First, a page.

I also had a happy reunion with Ella, who arrived as a 3-year-old when I was 16 and whom I sold to Amy Sanders the day after I completed my finals. She has come back to roost and is in fine fettle, and in a neat grass-is-greener life-swap, Amy went to London for the Hyde Park Calling festival, and I stole my girl back. She found my soft waves and smoky eyes pretty amusing.
Saturday pm: quest for big pants. Lacy knickers are not the Derbyist’s friend. I made a quick trip into Amazingstoke for numerous errands. “Did you definitely mean to pick these ones up?” ventured the blousy lady in Triumph, underwear outfitters to ladies who take their underpinnings seriously the world over. I had gone for some pretty big pants, it’s fair to say. I think my withering glare settled the matter, and she duly took my money and respected my choice.
Saturday evening: I had intended to get in a decent cross-training session, and had brought my bike home with a view to cycling the 20 miles to my brother Tom’s house, thus rounding off a decent day’s training. I had lent Alfonse, my precious bike, to a friend the previous weekend, however, and she had swapped my cleated pedals for flat ones for use with normal shoes. In doing so she had apparently mauled the screw fittings of the pedals, as I struggled for 20min to get the flat ones off, and couldn’t get the clip pedals back on. Things got a bit heated, and in the end Rob, my stepfather, responded to my distress signal, which consisted of me beating the ground with my pedal spanner, throwing pedals across the yard and screaming an unbroken string of quite original obscenities, and tried to help. When this proved fruitless I gave up and Rob kindly drove me half way to Tom’s and I proceeded to run the rest of the way. By the time I arrived in East Stratton after an hour watching the sun set and listening to Beethoven’s Violin Concerto (and running, obviously), I had calmed down considerably. It occurred to me that it was nice to have the option of reaching your destination on foot should more energy-efficient modes of transport let you down.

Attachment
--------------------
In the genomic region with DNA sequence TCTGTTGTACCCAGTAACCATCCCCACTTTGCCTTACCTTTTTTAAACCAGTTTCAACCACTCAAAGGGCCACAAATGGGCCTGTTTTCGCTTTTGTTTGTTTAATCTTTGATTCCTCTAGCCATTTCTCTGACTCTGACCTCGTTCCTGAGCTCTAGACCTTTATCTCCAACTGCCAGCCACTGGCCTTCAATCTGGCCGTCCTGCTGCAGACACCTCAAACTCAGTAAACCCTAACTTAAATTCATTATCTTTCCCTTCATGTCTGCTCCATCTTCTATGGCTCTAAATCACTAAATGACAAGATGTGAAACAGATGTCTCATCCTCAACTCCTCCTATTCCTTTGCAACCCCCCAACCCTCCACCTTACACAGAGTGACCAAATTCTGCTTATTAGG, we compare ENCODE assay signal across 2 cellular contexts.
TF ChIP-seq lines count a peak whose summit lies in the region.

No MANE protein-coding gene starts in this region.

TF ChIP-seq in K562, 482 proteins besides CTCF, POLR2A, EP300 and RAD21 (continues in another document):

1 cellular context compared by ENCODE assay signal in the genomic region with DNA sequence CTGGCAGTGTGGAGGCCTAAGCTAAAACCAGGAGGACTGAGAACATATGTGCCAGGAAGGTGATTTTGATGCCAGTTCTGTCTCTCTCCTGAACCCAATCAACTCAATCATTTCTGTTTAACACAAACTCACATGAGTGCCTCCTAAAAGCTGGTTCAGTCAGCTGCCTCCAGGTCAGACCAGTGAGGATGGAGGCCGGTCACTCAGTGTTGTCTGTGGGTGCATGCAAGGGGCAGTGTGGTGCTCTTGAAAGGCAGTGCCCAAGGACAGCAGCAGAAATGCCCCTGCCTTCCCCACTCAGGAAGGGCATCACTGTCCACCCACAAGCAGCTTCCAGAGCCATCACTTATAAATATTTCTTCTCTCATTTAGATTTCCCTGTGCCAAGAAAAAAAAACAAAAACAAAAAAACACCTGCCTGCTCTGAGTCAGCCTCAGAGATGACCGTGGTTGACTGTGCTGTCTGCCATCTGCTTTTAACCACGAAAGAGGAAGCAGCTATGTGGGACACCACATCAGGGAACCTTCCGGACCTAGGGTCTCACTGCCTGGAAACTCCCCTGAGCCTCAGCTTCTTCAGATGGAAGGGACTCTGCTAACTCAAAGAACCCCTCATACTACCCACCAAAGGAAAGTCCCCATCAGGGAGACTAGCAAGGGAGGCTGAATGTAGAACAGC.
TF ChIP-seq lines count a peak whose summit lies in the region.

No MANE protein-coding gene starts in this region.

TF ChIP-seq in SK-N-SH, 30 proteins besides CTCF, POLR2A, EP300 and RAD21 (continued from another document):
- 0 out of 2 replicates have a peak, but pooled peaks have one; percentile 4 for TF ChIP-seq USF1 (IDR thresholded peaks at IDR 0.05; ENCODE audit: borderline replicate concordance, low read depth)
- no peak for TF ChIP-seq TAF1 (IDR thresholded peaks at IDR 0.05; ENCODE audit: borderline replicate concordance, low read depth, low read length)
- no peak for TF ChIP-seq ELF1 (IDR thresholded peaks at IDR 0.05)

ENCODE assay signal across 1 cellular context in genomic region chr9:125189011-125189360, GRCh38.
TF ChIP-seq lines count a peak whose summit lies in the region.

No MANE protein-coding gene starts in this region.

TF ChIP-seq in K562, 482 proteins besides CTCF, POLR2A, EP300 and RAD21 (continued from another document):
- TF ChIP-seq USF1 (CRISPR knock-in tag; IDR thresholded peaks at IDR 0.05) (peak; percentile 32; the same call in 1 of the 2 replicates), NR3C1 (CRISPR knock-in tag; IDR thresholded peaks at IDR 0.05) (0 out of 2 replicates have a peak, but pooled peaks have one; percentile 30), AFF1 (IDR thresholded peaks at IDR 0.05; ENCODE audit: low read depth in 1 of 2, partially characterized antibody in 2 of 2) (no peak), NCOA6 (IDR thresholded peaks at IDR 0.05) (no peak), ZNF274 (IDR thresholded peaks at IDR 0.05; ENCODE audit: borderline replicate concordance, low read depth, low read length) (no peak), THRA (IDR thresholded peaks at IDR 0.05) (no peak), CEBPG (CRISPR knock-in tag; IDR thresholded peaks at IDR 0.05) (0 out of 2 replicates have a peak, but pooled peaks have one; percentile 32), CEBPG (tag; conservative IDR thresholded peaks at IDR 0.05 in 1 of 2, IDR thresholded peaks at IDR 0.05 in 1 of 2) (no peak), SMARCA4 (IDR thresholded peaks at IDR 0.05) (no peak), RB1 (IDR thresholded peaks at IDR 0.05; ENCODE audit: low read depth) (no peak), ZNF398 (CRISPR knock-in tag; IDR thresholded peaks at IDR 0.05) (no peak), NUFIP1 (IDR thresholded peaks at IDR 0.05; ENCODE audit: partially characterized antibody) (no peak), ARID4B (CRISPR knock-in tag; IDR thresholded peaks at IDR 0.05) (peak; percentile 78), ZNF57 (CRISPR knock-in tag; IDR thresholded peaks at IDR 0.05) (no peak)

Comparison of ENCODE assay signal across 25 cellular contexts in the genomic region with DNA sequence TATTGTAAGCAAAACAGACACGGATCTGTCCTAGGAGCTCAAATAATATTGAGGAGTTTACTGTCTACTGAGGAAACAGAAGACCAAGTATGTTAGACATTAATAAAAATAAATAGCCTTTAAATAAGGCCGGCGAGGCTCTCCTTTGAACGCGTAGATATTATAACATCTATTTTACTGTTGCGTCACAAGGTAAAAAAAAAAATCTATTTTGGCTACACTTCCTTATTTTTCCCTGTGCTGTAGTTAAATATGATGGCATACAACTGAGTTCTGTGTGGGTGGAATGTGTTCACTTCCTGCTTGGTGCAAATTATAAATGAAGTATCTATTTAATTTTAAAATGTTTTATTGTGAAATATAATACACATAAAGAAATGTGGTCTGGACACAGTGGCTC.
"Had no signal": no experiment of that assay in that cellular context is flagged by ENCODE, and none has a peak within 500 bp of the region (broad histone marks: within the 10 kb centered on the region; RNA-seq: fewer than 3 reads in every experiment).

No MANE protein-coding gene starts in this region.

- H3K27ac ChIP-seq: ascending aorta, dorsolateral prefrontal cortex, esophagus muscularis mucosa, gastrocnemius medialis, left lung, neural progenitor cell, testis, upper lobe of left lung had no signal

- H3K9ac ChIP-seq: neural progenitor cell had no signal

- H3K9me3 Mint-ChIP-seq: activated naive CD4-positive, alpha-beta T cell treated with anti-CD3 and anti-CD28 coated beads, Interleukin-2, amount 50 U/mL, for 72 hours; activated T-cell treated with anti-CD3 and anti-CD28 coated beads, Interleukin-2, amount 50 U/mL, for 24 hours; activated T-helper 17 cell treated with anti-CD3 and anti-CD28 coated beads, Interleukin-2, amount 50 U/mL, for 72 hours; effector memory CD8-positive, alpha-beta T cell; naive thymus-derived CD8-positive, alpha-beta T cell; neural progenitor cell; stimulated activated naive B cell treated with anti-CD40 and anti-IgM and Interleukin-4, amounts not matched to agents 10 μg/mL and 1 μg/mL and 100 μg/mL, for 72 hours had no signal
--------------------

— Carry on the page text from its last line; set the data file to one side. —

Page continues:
We discuss what food, if any, I should carry during the Mongol Derby, bearing in mind the demands of extremes of temperature, a very tight weight limit, and a total absence of fresh fruit and veg — the Mongolians are notorious salad-dodgers. Mum and I think biltong and dried apricots are solid choices. Tom recommends strawberry laces. I am actually coming round to this idea…..
So what has this taught me in preparation for Mongolia?
1. Things are bound to go wrong. You can’t always be in control of everything, and if you have to always be in control you are going to find the whole exercise very, very painful. Feel the chaos, enjoy the chaos….
2. By the same token, try and get your act together. No-one likes a flake. On that note, its back to work. It’s going to a tough week at work and I am terrified of letting them see how tired I am and how much extra stuff I am cramming in. “Could show more engagement” etc…